Utley and his friend’s skateboard odyssey began with them going downtown years ago and filing for a fictitious business name for their future signature skateboard. “We went with the intent of starting our skateboard company, and we didn’t want it to be an unfulfilled promise,” said Utley, noting he got sidetracked working for the surfboard community for a time. Years later, the idea of creating a signature skateboard resurfaced for Utley once he realized, “We could give, or donate, new skateboards to kids who have old skateboards or maybe can’t afford a skateboard. That was our issue growing up.” Fast-forward to now and Coleman, whom Utley said, “Is skateboarding every day,” has become immersed and recognized in the Sacramento skateboarding community. Utley’s proud of his friend’s old-fashioned approach to the sport, which helped with the design of their new signature skateboard. The Beacon

Injury in OB Car Crash

At least one person was injured in a multi-vehicle collision in Ocean Beach, San Diego, on Thursday morning, April 23. The accident happened at about 7:41 a.m. , on the westbound lanes of Interstate 8 Freeway near Sunset Cliffs Boulevard/Nimitz Boulevard, the California Highway Patrol reported. Three vehicles were involved in the accident. However, the manner in which the accident happened was not immediately established. The authorities who responded to the incident found the three vehicles on the right shoulder of the roadway. At least one person was injured in the accident. No additional information was provided. The CHP is investigating the cause of the accident. NewsOpi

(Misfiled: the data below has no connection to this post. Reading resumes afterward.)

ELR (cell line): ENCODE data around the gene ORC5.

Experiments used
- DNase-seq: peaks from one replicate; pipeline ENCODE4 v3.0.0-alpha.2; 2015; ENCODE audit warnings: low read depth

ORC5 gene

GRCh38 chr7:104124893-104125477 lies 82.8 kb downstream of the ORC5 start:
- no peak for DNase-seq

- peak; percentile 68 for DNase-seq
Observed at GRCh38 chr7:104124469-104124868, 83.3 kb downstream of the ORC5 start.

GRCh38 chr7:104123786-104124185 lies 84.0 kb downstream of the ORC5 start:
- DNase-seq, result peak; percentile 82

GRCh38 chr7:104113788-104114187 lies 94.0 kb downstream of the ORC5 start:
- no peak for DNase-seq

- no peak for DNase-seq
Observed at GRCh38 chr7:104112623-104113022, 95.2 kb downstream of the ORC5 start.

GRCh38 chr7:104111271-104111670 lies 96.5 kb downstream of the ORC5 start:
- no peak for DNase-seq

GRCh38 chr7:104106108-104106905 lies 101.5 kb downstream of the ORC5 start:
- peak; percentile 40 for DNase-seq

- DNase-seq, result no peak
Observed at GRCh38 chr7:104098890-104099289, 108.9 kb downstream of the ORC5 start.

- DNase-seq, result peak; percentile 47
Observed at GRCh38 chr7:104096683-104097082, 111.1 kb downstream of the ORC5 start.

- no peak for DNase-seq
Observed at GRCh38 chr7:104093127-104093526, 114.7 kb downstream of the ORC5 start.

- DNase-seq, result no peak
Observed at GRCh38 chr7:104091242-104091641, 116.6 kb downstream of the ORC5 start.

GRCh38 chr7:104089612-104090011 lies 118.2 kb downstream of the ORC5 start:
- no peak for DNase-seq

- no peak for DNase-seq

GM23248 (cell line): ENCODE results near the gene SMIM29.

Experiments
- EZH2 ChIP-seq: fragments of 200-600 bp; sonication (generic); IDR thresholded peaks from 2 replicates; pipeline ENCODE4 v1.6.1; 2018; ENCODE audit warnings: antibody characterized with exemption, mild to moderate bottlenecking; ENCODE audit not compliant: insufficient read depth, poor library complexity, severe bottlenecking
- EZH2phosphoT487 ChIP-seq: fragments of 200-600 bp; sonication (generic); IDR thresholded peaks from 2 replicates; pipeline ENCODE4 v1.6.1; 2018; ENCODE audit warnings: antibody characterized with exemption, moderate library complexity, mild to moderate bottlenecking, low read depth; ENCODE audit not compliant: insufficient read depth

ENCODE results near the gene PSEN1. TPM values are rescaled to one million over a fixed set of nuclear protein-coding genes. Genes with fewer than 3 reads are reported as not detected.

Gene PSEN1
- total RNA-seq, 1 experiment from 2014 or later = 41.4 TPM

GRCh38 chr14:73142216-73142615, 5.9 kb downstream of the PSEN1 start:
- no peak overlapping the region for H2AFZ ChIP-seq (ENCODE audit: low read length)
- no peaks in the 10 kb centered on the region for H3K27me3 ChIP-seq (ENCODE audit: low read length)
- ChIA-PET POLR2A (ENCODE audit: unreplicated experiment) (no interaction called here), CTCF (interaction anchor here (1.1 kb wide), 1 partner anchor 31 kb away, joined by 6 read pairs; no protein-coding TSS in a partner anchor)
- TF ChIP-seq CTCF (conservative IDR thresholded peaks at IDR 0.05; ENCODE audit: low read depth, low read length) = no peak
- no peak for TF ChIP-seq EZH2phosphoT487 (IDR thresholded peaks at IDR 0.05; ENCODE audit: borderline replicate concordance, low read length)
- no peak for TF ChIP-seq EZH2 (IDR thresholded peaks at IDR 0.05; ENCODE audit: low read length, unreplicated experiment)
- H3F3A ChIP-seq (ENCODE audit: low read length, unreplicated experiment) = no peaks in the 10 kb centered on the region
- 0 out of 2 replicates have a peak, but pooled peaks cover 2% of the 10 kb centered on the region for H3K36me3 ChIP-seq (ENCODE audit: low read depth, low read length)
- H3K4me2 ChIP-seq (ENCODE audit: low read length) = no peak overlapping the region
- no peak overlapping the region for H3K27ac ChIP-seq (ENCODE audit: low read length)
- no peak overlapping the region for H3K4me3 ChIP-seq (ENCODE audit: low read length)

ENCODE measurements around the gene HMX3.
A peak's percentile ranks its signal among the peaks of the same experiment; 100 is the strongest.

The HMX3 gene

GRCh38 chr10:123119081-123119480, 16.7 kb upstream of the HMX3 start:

Here’s the Latest Shelf Awareness from La Playa Books

Astrophysics and Picture Books: Surprisingly Similar – My job is to detect planets around newborn stars. I study astrophysics because I love astronomy’s outlook, the way it places us in awe-inspiring scales of space and time. As I wrote The Big Bang Book, I found that translating the adult world into approachable language for children does something similar: children’s books simplify and lend us perspective, just like science explained well. Science popularizers always walk a thin line as they try to trim complexity without compromising substance or accuracy. I discovered that writing a picture book involves a comparable balancing act, …

Conrad Wear – Now Mayoral Advisor – Gets Some Attention